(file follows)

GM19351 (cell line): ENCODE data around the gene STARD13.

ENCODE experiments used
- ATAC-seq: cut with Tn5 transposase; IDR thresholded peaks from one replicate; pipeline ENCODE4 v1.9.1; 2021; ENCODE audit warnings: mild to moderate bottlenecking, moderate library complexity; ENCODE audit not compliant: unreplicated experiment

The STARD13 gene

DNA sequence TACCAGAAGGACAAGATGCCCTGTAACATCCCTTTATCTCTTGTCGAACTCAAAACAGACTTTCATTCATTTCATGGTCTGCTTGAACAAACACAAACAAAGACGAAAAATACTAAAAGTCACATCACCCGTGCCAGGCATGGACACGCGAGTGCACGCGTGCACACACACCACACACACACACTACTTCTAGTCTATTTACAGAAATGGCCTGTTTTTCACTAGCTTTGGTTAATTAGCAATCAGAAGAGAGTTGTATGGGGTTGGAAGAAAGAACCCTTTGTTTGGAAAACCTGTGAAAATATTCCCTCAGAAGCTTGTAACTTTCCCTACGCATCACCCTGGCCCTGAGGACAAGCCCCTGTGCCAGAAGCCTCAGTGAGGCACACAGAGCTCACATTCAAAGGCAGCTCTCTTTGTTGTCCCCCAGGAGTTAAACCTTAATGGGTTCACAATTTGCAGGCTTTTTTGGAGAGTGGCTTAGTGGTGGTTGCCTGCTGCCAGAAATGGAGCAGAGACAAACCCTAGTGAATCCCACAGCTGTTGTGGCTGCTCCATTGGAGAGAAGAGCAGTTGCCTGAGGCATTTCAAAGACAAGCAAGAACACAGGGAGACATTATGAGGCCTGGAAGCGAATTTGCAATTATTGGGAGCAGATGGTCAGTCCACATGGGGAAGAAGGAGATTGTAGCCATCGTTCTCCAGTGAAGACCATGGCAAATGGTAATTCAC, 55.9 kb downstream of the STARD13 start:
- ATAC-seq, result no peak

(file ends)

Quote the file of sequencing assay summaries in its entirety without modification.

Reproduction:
GM19351 (cell line): ENCODE data around the gene STARD13.

ENCODE experiments used
- ATAC-seq: cut with Tn5 transposase; IDR thresholded peaks from one replicate; pipeline ENCODE4 v1.9.1; 2021; ENCODE audit warnings: mild to moderate bottlenecking, moderate library complexity; ENCODE audit not compliant: unreplicated experiment

The STARD13 gene

DNA sequence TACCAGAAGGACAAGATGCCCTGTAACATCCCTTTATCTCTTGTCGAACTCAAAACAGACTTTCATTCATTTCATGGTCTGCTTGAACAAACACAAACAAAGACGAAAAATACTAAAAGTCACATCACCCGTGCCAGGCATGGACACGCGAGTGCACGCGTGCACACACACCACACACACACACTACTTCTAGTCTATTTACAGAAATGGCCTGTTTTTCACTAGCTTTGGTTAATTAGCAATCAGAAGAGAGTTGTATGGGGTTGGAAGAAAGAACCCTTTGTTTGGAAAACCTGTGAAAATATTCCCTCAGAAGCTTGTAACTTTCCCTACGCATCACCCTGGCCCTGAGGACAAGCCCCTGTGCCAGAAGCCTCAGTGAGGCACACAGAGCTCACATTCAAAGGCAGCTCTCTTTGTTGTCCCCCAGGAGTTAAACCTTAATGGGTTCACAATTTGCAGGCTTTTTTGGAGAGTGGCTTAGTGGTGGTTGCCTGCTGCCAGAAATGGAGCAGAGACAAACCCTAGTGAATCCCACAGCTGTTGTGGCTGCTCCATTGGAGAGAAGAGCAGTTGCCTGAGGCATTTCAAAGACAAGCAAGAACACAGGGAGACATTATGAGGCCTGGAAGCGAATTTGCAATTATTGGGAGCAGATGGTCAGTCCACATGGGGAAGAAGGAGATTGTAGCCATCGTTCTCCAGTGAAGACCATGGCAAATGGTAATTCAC, 55.9 kb downstream of the STARD13 start:
- ATAC-seq, result no peak